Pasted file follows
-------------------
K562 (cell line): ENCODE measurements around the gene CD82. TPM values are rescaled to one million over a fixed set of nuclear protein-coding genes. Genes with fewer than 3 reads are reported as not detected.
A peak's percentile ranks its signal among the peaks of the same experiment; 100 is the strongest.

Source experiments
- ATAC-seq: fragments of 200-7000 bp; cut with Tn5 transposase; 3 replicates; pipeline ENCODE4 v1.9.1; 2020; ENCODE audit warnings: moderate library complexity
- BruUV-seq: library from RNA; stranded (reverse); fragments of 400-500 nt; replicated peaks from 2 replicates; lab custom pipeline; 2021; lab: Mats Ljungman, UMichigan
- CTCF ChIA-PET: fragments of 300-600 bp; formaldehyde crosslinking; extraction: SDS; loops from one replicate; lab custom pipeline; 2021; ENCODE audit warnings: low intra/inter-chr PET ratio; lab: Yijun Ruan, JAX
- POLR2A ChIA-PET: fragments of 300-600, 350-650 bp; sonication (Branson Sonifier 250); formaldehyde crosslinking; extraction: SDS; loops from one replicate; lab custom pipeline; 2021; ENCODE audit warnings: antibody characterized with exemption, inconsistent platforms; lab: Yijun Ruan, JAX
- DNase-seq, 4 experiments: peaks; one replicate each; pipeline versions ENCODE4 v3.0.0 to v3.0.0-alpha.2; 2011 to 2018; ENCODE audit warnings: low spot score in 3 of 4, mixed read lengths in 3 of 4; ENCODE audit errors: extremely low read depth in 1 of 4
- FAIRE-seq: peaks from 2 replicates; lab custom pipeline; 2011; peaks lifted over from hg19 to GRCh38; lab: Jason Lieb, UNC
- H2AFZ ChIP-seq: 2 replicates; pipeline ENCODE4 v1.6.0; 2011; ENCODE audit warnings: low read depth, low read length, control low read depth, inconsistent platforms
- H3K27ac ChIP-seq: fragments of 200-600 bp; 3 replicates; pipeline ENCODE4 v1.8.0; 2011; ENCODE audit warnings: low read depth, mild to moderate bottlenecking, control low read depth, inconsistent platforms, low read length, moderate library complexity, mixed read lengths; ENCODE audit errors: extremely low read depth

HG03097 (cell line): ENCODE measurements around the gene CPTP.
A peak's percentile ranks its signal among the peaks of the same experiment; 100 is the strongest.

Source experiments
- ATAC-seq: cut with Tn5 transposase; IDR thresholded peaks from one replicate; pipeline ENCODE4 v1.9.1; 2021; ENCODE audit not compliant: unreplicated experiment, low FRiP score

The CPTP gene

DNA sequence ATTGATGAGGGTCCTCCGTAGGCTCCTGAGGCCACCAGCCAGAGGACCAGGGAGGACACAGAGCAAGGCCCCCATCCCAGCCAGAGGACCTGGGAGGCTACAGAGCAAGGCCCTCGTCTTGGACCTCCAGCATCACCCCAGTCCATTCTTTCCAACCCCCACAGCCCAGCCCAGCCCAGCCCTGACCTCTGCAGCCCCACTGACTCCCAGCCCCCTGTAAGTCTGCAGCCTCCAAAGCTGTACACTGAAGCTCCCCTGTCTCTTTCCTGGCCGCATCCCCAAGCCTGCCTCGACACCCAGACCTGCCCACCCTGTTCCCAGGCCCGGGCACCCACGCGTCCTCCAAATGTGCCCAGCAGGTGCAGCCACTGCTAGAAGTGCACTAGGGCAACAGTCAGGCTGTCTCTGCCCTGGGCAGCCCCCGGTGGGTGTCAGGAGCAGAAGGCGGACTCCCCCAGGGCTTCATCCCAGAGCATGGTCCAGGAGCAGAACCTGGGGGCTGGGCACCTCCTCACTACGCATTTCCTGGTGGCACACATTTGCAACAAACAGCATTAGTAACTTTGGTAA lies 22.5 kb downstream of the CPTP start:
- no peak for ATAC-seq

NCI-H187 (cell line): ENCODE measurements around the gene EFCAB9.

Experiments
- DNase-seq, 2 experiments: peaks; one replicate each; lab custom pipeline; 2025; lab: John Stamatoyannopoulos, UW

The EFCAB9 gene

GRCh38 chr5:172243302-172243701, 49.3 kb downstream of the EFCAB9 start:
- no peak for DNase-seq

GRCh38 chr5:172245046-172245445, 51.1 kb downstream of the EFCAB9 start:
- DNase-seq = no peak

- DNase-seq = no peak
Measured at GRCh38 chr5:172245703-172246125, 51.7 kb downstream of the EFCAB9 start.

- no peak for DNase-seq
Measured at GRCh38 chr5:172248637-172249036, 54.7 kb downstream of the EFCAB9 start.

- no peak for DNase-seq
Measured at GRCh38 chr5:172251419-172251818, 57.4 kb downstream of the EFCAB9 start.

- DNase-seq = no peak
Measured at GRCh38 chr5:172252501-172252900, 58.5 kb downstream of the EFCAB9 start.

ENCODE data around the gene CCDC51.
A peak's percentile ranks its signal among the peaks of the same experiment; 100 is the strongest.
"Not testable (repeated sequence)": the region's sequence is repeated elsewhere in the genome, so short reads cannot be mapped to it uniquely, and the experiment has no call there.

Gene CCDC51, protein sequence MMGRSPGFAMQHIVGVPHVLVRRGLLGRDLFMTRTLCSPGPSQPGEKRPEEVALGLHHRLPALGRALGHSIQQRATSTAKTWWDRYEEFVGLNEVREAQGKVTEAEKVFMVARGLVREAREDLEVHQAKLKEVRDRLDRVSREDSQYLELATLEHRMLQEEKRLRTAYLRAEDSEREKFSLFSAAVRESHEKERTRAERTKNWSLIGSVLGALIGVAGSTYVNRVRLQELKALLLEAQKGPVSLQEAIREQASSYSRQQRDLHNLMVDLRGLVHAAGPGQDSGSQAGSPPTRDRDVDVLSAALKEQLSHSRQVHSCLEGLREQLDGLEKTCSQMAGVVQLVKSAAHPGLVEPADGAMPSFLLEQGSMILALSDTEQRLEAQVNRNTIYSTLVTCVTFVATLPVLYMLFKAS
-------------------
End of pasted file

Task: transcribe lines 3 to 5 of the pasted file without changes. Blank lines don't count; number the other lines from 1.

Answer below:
Source experiments
- ATAC-seq: fragments of 200-7000 bp; cut with Tn5 transposase; 3 replicates; pipeline ENCODE4 v1.9.1; 2020; ENCODE audit warnings: moderate library complexity
- BruUV-seq: library from RNA; stranded (reverse); fragments of 400-500 nt; replicated peaks from 2 replicates; lab custom pipeline; 2021; lab: Mats Ljungman, UMichigan